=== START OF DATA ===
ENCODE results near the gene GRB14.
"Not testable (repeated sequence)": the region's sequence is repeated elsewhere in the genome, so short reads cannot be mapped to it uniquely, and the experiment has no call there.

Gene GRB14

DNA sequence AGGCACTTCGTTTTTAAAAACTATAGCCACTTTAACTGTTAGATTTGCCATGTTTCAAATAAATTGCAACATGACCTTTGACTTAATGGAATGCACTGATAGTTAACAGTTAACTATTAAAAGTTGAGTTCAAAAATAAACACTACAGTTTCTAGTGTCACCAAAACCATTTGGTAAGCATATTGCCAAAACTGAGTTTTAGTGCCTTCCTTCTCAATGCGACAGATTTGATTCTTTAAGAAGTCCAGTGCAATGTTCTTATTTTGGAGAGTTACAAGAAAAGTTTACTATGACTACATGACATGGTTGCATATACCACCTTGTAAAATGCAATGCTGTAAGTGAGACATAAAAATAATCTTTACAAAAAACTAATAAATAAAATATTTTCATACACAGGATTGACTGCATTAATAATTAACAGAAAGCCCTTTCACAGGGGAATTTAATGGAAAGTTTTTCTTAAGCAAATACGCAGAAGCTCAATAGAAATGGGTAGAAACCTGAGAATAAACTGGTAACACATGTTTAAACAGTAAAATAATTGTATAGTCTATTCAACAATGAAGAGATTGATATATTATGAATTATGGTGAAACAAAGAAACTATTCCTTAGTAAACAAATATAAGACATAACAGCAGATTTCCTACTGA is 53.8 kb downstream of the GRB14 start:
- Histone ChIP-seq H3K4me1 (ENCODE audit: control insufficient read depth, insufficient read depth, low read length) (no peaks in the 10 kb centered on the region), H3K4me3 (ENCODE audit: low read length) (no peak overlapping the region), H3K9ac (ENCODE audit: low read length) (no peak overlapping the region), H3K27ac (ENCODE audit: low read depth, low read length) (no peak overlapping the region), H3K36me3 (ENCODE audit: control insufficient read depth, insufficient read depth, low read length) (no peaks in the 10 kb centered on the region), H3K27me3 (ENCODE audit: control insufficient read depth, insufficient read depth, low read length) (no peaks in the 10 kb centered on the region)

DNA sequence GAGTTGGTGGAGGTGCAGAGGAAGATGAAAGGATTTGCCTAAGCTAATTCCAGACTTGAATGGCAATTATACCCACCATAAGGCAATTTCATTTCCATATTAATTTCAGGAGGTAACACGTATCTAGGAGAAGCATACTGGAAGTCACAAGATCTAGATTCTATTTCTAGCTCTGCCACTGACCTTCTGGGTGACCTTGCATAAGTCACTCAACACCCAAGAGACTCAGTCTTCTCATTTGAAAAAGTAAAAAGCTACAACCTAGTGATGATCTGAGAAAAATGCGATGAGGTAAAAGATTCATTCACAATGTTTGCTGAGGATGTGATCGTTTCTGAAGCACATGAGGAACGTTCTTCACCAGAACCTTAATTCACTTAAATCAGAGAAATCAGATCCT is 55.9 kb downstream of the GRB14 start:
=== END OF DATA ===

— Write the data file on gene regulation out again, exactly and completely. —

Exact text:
ENCODE results near the gene GRB14.
"Not testable (repeated sequence)": the region's sequence is repeated elsewhere in the genome, so short reads cannot be mapped to it uniquely, and the experiment has no call there.

Gene GRB14

DNA sequence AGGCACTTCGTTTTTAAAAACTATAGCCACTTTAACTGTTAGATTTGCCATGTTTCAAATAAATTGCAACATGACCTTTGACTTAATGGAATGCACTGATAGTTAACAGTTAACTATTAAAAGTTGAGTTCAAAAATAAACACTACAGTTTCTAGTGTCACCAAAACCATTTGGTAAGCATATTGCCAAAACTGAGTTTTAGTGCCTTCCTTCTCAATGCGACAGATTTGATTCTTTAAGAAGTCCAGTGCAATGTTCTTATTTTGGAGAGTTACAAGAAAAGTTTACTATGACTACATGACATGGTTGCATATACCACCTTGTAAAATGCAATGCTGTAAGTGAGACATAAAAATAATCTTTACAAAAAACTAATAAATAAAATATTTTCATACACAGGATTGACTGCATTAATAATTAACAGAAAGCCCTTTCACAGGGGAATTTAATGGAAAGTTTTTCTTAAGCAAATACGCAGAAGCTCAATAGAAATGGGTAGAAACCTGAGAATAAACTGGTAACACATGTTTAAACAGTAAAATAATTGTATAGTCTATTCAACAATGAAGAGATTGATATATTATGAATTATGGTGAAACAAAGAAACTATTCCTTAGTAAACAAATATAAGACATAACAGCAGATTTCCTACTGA is 53.8 kb downstream of the GRB14 start:
- Histone ChIP-seq H3K4me1 (ENCODE audit: control insufficient read depth, insufficient read depth, low read length) (no peaks in the 10 kb centered on the region), H3K4me3 (ENCODE audit: low read length) (no peak overlapping the region), H3K9ac (ENCODE audit: low read length) (no peak overlapping the region), H3K27ac (ENCODE audit: low read depth, low read length) (no peak overlapping the region), H3K36me3 (ENCODE audit: control insufficient read depth, insufficient read depth, low read length) (no peaks in the 10 kb centered on the region), H3K27me3 (ENCODE audit: control insufficient read depth, insufficient read depth, low read length) (no peaks in the 10 kb centered on the region)

DNA sequence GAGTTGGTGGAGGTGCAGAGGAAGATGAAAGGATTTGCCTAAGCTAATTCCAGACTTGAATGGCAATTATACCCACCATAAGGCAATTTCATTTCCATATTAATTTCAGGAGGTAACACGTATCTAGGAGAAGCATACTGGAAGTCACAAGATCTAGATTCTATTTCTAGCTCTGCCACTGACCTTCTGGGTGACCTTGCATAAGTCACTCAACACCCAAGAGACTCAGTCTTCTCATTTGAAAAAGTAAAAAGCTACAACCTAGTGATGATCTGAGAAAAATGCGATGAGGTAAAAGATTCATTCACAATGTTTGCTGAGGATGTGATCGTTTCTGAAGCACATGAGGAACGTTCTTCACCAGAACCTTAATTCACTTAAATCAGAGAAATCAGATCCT is 55.9 kb downstream of the GRB14 start: